Mihrab Nich

 

Immediately after Zubayr’s rebellion and consequent rebuilding of the Ka’ba, the Mihrab mark or niche was introduced. It is said that during the reign of the ’Uthman ibn Affan (644-656), the caliph ordered a sign to be posted on the wall of the mosques at Medina so that pilgrims could now easily identify the direction in which to address their prayers. This seems to be a strange development, since up until this time there was no question as to which direction the faithful should pray. The entire building faced the qibla. Now, however, a sign was provided in the older mosques, seeming to indicate that a new qibla had been introduced.

During the reign of Al-Walid ibn ’Abd al-Malik (Al-Walid I, 705-715), the Mosque of the Prophet (the Masjid al Nabawi) was renovated and the governor (wali) of Medina, ’Umar Ibn ’Abdul Aziz, ordered that a niche be made to designate the qibla. ’Uthman’s sign was then placed inside this niche.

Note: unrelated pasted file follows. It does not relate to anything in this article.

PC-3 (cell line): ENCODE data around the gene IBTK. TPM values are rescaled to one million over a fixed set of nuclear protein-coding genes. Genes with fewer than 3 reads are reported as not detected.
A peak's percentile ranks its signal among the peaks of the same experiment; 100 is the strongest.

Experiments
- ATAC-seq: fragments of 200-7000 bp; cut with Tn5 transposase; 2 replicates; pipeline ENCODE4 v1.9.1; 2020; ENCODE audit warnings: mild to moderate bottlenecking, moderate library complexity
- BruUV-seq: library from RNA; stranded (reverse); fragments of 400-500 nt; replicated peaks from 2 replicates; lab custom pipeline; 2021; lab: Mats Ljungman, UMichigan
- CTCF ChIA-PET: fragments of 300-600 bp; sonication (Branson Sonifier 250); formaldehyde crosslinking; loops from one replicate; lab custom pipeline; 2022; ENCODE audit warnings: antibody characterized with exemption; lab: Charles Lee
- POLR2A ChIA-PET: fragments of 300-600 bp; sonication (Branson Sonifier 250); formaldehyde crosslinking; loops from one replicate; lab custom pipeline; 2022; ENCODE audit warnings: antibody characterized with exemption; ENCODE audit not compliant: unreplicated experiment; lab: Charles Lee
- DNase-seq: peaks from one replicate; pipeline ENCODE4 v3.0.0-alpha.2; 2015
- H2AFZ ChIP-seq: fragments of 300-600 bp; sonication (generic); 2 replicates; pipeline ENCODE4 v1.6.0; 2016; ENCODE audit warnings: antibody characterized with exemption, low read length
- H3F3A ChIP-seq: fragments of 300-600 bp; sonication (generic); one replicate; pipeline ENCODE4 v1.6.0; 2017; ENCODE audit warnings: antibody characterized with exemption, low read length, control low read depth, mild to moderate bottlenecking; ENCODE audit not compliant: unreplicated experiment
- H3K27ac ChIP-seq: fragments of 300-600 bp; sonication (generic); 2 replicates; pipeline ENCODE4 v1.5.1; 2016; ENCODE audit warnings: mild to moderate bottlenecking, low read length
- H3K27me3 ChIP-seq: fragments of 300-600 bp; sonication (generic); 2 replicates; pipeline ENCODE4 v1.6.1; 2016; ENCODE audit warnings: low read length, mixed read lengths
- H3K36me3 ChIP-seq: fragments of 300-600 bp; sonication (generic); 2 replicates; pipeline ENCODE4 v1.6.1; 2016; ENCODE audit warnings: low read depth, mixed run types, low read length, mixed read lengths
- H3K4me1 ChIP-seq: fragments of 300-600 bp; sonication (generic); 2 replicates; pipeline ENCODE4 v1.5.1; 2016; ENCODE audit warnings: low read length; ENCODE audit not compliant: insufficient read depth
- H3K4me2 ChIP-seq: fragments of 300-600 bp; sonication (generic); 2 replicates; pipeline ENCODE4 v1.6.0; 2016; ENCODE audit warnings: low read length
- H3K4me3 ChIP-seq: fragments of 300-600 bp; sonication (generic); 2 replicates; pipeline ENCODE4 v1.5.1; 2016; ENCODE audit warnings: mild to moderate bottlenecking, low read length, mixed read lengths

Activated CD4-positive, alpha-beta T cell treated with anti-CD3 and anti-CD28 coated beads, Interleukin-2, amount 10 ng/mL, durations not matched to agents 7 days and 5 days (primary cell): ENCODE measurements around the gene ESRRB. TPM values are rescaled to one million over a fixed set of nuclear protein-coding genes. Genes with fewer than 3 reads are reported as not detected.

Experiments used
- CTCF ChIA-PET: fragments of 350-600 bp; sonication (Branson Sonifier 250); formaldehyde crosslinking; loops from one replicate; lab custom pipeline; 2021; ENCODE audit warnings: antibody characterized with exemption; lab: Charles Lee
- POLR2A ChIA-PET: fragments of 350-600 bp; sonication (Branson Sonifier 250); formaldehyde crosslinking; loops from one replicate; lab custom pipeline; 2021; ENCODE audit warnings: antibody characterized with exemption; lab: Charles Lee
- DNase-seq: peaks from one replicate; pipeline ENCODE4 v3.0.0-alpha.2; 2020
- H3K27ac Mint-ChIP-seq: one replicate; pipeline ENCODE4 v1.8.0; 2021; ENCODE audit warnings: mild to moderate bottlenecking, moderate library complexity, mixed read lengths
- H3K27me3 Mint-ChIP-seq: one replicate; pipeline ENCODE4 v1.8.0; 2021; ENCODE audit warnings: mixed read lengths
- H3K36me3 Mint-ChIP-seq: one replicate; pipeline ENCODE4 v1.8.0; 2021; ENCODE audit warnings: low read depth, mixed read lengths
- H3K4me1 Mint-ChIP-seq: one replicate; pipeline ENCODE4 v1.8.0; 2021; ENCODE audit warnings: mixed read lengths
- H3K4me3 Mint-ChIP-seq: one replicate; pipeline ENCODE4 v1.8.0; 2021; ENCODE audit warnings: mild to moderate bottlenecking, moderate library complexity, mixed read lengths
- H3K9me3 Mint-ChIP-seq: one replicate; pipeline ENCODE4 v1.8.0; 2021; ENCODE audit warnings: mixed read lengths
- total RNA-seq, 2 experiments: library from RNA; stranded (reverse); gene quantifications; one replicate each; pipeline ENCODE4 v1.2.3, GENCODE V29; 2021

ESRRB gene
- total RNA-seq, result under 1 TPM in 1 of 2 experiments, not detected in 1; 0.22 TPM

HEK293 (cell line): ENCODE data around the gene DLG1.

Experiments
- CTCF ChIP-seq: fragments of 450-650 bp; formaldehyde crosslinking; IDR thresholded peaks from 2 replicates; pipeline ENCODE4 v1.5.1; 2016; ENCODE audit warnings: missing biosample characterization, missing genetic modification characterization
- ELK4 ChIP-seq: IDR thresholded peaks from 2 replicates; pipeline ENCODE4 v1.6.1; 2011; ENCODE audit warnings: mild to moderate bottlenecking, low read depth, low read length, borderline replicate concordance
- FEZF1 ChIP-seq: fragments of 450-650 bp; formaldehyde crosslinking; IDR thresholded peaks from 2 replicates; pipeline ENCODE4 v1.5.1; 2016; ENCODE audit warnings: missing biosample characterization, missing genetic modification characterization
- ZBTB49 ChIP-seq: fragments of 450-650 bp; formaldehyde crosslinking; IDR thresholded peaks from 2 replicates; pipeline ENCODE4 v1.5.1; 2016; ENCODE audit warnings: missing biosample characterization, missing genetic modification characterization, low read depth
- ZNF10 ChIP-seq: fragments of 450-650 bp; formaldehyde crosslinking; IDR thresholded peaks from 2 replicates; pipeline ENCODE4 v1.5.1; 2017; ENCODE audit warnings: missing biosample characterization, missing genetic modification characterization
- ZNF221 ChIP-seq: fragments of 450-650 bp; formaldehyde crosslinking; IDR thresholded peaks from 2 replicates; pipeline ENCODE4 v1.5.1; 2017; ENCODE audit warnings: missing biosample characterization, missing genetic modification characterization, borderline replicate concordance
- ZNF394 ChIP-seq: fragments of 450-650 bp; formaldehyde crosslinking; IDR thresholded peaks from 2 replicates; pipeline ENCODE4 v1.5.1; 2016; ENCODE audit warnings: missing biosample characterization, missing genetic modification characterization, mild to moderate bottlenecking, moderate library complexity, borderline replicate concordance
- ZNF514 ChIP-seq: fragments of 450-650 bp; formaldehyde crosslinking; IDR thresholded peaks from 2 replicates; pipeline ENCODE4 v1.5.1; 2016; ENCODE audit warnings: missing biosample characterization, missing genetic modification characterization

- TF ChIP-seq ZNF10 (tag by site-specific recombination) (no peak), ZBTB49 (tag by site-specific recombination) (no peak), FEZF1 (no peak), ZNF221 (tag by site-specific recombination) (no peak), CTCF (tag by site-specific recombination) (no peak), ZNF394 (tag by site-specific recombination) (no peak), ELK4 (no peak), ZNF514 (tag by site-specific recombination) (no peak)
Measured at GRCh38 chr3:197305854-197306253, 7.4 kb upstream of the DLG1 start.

Eventually, the niche came to be universally understood as identifying the qibla direction, and so came to be adopted as a feature in other mosques. A sign was no longer necessary.

It is most interesting to notice that the mihrab niche was developed right after the time we are suggesting the qibla changed. Evidently since there was confusion over which way to pray, older mosques began to adopt the mihrab so that the faithful could pray in the new direction.

Below: Photos of old mihrab niches.

Tari Khana Mosque, Iran

Above: The Ibra Mosque Niche, Oman

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